Long-term Support and Planning for People Who Are Deaf
Managing deafness and hearing loss requires a long-term strategy. Ability Central addresses financial, technological, and mental health needs in this article.
By Ability Central
17 August, 2023
Deafness and hearing loss require a long-term plan. In this article, Ability Central will discuss the following:
- Does the Americans with Disability Act (ADA) cover deafness and hearing loss?
- What other government assistance is available in the US?
- What technologies are available to help Deaf and hard-of-hearing adults?
- When is a long-term care option needed for someone who is Deaf?
- Where can I find Deaf support groups?
- Where can I connect with a mental health specialist?
- Where can I get more information on deafness and hearing loss?
Does the Americans with Disability Act (ADA) cover deafness and hearing loss?
According to the US Equal Opportunities Commission (EEOC), people who are Deaf fall within the ADA's definition of disability because they are substantially limited in the major life activity of hearing. Individuals with a hearing impairment other than deafness will meet the ADA's definition of disability if they can show that they are substantially limited in hearing or another major life activity.
You can meet the ADA’s definition of a disabled person even if you use a “mitigating measure,” meaning any assistive device that helps you manage the disability. Devices in this case could include hearing aids and cochlear implants, among others.
What other government assistance is available in the US?
The Hearing Loss Association of America (HLAA) lists resources available on the national and state level. These include:
- Financial assistance
- State agencies
- A downloadable guide with phone numbers, contact information, and requirements for financial assistance for people with deafness or hearing loss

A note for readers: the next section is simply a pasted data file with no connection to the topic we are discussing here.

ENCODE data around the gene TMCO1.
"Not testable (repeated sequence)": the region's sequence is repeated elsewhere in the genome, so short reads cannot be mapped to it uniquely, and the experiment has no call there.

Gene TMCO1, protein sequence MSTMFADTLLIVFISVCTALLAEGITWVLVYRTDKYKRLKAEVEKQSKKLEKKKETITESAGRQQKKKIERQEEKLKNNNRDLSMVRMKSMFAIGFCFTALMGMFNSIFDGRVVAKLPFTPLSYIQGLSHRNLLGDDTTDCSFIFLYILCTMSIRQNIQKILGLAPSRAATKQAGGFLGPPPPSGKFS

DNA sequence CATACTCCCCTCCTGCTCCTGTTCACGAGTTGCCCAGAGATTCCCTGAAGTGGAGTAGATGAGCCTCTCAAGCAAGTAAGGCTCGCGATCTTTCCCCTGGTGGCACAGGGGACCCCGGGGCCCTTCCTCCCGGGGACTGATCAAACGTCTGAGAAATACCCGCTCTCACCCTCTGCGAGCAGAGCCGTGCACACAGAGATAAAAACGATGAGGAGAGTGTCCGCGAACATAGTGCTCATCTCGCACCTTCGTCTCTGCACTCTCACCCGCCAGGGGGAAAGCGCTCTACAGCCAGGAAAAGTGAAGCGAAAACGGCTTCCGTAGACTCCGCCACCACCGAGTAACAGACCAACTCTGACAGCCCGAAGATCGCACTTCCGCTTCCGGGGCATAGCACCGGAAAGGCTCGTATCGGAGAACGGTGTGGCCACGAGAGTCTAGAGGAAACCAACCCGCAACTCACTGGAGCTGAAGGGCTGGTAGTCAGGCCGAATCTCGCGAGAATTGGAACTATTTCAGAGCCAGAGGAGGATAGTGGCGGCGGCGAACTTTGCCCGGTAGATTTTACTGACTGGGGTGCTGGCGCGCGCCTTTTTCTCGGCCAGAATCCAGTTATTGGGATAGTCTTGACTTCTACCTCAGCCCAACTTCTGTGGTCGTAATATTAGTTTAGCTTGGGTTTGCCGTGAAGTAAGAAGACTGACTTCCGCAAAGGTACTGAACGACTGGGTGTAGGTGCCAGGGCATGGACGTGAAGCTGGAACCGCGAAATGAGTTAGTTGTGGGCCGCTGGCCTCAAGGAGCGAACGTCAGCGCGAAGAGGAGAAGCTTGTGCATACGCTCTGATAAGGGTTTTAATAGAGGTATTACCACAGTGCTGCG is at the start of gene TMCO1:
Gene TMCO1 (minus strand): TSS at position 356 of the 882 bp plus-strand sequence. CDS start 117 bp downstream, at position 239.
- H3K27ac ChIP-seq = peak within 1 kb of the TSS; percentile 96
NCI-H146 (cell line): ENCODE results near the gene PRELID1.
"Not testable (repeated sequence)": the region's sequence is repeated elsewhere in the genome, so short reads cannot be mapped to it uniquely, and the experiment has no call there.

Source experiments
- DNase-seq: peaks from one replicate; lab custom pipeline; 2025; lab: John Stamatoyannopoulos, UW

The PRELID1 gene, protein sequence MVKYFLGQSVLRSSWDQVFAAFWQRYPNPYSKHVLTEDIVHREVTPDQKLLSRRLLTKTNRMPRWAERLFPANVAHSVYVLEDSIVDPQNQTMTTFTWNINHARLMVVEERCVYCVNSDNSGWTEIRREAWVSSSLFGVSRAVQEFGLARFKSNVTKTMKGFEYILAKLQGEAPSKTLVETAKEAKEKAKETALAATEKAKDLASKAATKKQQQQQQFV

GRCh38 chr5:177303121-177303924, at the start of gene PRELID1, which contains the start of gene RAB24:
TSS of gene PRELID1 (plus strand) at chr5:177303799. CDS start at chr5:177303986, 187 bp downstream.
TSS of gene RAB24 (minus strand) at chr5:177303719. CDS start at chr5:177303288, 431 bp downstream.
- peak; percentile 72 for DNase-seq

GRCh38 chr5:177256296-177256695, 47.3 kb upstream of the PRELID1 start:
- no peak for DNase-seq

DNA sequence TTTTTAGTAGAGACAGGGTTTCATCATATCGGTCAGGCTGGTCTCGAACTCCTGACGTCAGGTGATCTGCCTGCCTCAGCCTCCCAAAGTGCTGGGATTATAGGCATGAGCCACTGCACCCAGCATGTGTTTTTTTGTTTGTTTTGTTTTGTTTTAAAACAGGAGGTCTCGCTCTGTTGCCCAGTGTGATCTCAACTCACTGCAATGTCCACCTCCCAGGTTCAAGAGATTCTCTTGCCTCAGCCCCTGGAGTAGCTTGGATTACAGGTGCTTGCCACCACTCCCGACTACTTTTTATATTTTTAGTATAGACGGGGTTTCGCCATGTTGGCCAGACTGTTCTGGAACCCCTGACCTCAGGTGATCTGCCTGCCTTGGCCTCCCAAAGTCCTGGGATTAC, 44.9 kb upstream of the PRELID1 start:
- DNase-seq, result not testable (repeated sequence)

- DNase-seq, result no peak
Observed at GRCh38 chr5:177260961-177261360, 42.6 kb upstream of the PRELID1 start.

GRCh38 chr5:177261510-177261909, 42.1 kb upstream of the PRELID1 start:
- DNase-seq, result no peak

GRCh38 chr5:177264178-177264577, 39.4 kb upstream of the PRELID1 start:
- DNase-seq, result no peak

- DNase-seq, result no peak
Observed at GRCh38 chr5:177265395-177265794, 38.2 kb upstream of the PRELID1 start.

What technologies are available to help Deaf and hard-of-hearing adults?
Hearing technology goes well beyond hearing aids and cochlear implants. Adults with hearing loss and deafness also have access to the following:
- Free or low-cost telephones through Telecommunications Equipment Distribution Programs (TEDPs)
- Telephone assistance through Telecommunications Relay Services (TRS)
- Assistive devices or assistive technology that help a person with hearing loss to hear and understand what is being said more clearly or to express thoughts more easily.
- Alerting devices for everything from a baby crying to a smoke alarm sounding.
When is a long-term care option needed for a Deaf adult?
Sometimes routine activities like driving, taking walks, and running errands can present many dangers for an adult who lives alone and is unable to hear their surroundings. If you’re looking into Deaf support options, Deaf senior care, or long-term management for a hearing-related disability, Ability Central has a database of nationwide services for people with disabilities looking for support options. Visit our Service Locator to start your search.
Where can I find support groups?
- HLAA has chapters across the US. Connect with a local branch to find support groups and services in your area.
- Deaf and Hard of Hearing has an online forum for discussion, advice, advocacy, and support.
- Say What Club operates several newsletters and Facebook groups.
Where can I connect with a mental health specialist?
Diagnoses of depression and anxiety are 25% higher among Deaf adults than in the general population. If you are seeking a mental health professional, the National Association of the Deaf (NAD) says direct communication in your language and a mode of communication accessible to you is almost always preferred. They encourage people to ask for a referral from their insurance company or social service agency to a qualified mental health professional who has experience working with people who are Deaf or hard of hearing.
Where can I get more information on deafness and hearing loss?
For more information on deafness, see Ability Central’s complete library of resources, including: